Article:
“Most favored brush! May I humbly ask of the daughter who most deftly brings forth the wonder of words  from you?”

The brush bristled, naturally, but seemed to recognize Oh as a woman ready to listen and learn.


Onēsama slid open the paper door to the outer courtyard, commanding the attention of those gathered outside. Custom made the crowd maintain their composure, which barely held back the tide of rising tension. Oh’s own face was likewise blank, a dramatic touch she enjoyed, however temporarily, as she commanded the attention of the whole world.

“We…,” opening her arms wide, she could no longer hold back the smile, “have a match!”

A collective gasp flowed upward, a mix of relief, surprise, excitement, and wonder. Once a repose of calm and gentle breeze, the courtyard now filled with a flurry of people floating like the sakura blossoms, bowing and laughing and chatting and idly speculating. Watanabe and his family could barely bow fast enough as eddies of people showed their congratulations and deference. Tamiko tried to look down as demurely as possible while occasionally glancing to each well-wisher. Oh nodded appreciatively over the results of her announcement, then virtually flowed down into the crowd to share in the family’s good fortune. The crowds parted in reverence for the meeting.    

“Onēsama,” Watanabe bowed nearly to the waist, “Gracious thanks! You surely have honored us with your pronouncement.”

Watanabe remained low, and his family bowed in suit. “Truly it is a surprise,” his wife Yanagi said. “A blessed surprise.”   

Oh bowed in turn, matching their angle for a heartbeat before dipping a bit further, and returning, as appropriate. “The honor is all mine. If you would agree, I now stand now among the family of betrothed to the Shogun’s first son.”

“But of course,” Watanabe began, then stopped and turned to Tamiko.

The ritual of conversation and bowing hit a snag. Tamiko had remained in her low bow. People had begun to notice, and the buzz of energy began to drop to a hum.

“I hope I may rise from humbleness and into worthiness for my new position,” Tamiko murmured.

Onēsama melted and sidled up to the young betrothed, wrapping her slight frame in her own mighty arms. More than a slight breech of protocol for this occasion, but entirely necessary. “Oh, my dear,” her words were as soft as her embrace, born both from experience of seeing exactly this kind of scene and from genuine concern for this young ingenue. “I’m sure there are many thoughts in your head, worries for the future or maybe hopes, or fears. But right now in this space, at this very moment, your place is here, with your family, and friends, and well-wishers. Just be here, in such a rightful place, even if in some tomorrow there will be another, hmm?”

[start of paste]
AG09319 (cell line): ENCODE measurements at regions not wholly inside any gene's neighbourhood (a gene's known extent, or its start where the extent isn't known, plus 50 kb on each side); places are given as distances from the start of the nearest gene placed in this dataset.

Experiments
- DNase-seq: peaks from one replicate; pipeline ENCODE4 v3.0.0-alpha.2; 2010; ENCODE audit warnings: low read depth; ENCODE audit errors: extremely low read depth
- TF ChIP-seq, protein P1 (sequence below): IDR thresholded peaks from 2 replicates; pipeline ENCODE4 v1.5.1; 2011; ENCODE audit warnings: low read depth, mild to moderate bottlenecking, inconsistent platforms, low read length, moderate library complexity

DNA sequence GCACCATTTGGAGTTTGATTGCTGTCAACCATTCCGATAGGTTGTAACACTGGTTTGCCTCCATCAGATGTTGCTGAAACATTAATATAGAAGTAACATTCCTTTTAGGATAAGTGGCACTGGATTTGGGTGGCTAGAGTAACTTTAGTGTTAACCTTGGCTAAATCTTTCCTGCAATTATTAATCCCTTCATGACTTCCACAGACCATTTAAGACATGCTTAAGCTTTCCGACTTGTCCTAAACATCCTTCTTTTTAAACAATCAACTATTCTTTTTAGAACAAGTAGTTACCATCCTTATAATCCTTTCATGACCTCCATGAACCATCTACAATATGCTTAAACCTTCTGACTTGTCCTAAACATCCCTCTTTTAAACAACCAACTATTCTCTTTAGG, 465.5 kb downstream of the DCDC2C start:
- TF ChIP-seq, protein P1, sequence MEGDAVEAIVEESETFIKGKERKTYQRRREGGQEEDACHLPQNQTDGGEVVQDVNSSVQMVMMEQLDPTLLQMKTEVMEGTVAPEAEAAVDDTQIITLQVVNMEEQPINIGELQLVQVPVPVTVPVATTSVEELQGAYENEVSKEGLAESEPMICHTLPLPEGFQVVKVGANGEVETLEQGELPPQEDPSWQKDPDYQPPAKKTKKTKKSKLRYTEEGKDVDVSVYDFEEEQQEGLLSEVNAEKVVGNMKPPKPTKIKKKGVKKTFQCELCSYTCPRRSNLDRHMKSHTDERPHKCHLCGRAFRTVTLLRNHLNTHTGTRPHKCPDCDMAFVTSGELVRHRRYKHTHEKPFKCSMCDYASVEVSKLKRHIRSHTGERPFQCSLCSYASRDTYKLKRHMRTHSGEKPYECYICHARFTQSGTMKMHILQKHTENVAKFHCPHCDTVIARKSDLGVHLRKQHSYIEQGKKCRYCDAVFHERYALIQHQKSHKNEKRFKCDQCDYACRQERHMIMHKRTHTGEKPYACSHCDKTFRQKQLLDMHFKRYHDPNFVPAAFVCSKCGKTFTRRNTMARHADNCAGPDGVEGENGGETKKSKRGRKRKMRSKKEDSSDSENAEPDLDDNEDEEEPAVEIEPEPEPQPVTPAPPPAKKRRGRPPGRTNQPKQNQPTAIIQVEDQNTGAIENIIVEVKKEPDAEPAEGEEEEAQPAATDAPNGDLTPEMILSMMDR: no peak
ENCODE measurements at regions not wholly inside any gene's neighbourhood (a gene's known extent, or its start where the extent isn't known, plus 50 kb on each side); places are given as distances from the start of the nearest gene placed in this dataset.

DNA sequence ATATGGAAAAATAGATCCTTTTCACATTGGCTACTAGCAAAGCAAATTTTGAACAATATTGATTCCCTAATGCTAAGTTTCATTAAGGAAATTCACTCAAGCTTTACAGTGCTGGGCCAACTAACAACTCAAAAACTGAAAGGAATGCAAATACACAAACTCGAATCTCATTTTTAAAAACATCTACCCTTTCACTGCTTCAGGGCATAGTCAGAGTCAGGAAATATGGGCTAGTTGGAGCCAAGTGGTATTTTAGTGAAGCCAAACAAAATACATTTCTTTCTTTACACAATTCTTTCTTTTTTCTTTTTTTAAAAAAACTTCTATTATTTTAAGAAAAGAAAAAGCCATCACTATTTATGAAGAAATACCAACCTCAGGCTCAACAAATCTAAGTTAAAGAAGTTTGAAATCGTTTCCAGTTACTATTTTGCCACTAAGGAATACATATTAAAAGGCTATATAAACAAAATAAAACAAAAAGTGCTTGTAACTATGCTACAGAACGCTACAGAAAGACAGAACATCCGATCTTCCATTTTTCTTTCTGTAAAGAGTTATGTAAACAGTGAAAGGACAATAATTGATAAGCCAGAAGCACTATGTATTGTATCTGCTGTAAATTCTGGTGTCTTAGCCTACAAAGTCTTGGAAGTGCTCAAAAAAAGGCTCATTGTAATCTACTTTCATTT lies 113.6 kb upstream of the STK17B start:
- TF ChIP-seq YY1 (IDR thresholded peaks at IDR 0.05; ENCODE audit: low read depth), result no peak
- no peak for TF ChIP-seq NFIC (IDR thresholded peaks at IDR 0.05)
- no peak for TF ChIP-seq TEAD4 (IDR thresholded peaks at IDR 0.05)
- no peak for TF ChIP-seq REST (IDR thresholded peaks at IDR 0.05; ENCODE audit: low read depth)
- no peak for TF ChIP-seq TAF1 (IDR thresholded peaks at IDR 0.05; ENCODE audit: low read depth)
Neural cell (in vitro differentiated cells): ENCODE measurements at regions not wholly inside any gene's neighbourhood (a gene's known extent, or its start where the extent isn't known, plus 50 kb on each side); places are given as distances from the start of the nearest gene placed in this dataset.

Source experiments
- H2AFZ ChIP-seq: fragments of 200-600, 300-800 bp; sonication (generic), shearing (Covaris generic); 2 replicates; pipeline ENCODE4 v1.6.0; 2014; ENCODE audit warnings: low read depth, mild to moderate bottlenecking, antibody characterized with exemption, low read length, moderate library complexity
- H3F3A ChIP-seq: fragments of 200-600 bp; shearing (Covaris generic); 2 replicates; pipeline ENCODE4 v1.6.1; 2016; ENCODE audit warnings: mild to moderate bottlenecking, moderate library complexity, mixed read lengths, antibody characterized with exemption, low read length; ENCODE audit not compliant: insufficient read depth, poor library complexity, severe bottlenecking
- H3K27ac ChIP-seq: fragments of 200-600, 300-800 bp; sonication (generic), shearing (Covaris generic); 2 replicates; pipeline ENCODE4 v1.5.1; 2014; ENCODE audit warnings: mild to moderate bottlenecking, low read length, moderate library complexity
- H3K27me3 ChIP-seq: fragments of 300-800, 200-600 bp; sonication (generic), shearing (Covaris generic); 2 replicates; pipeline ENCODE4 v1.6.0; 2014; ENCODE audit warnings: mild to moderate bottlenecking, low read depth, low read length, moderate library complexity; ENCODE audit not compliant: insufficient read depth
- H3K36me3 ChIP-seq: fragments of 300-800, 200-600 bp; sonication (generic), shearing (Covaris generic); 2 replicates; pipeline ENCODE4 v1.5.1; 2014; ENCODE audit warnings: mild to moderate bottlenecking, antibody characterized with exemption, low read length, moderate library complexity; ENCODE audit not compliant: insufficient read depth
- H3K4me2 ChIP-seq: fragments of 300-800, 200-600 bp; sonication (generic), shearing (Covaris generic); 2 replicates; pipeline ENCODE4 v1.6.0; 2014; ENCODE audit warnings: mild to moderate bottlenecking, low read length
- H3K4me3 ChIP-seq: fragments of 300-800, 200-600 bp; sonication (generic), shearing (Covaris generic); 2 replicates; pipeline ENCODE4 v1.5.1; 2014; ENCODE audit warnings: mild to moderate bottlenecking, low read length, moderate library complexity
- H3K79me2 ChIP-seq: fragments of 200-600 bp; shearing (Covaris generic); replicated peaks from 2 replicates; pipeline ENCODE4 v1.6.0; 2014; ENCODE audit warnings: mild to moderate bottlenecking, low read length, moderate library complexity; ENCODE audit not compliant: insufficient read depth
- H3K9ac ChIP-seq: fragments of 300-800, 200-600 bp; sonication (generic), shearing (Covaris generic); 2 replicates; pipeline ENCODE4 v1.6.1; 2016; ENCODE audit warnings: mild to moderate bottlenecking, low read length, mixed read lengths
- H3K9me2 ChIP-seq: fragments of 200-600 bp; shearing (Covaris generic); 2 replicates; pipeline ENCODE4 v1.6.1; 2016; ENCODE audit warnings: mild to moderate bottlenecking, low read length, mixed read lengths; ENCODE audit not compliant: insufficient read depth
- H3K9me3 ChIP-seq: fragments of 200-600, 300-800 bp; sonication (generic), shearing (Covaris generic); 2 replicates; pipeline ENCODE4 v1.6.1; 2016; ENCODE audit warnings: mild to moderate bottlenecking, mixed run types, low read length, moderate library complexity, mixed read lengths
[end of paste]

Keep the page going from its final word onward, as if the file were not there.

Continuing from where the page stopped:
Tamiko began to nod and to look up. Oh helped her to raise her chin, and a smile even began to form. The world began to speed up again, returning to the buzz of light and life.

Shiromei, a priest, bowed close but begged to interrupt. He and the others alongside him were part of Oh’s retinue. As the announcement demanded a timely response, of course, he would send one of the retainers to ride quickly to the Shogun’s castle with an official announcement. “And I would expect,” he added, “the extension of an invitation to visit your wonderful and prosperous land?”   

“Ah, of course, Shiromei-sama,” Watanabe said, “We are thankful that you and Oh stopped to our humble demesne. We shall order a great feast at the inn today for all to celebrate and cement our good luck.”

As Shiromei gathered the retinue to finalize plans and send off the messenger, Watanabe took leave with another bow. His wife took their daughter in her arms, leading her back into the great house as well. As Oh let her go, her warm smile dropped a little bit. The comb that was pinning Tamiko’s hair back– it had a carving of a crane along the top, and Oh could have sworn she saw the crane draw its wings inward, as it dropped its head to cry.   

Shiromei’s crinkled face still held the sparkle of life, even moreso now because of the happy occasion. “It seems you have uncovered another jewel. Like stars that map into constellation after constellation. The matchmaker of our age!”

Oh demurred slightly. “Oh, stop, ‘Ro-ro. All in a day’s work, after all. Or in this case, a month or two, now?”

“Mm,” Shiromei affirmed. “We were starting to run out of territory. Perhaps we should have started on the edges of the governor’s land and worked our way *back* to the capital?”

“It is strange,” Oh sighed. Together, they started walking back toward the inn, weaving about the crowd that began to disperse, and their retinue following at a respectable distance. “And I’m not saying that because I miss my home somewhat terribly. You know I do. I just think… Well, my list of considerations to find a match for the son of the Shogun is actually not that extensive, nor quite unique. By all accounts, Tamiko is a nice, pleasant enough girl, if somewhat… reserved. I would have thought she would fit nearly anyone, and it would be someone more, let’s say, specific for the governor’s son. Still, as the spirits move, so must we.”

“Heh. I always must remind myself not to be jealous of your gift with the spirits.”

“We all connect with spirits, ‘Ro-ro. Just some of us more than others, for what that’s worth.”


To be continued in Section 2